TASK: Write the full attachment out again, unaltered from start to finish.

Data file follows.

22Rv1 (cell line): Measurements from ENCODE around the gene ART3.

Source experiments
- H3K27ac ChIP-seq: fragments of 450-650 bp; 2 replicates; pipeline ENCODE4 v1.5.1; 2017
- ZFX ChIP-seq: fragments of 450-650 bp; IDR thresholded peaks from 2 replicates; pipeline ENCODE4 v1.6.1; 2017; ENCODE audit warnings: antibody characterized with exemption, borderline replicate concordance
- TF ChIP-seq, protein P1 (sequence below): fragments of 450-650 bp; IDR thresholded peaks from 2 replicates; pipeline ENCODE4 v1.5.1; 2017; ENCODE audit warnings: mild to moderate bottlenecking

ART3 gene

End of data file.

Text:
22Rv1 (cell line): Measurements from ENCODE around the gene ART3.

Source experiments
- H3K27ac ChIP-seq: fragments of 450-650 bp; 2 replicates; pipeline ENCODE4 v1.5.1; 2017
- ZFX ChIP-seq: fragments of 450-650 bp; IDR thresholded peaks from 2 replicates; pipeline ENCODE4 v1.6.1; 2017; ENCODE audit warnings: antibody characterized with exemption, borderline replicate concordance
- TF ChIP-seq, protein P1 (sequence below): fragments of 450-650 bp; IDR thresholded peaks from 2 replicates; pipeline ENCODE4 v1.5.1; 2017; ENCODE audit warnings: mild to moderate bottlenecking

ART3 gene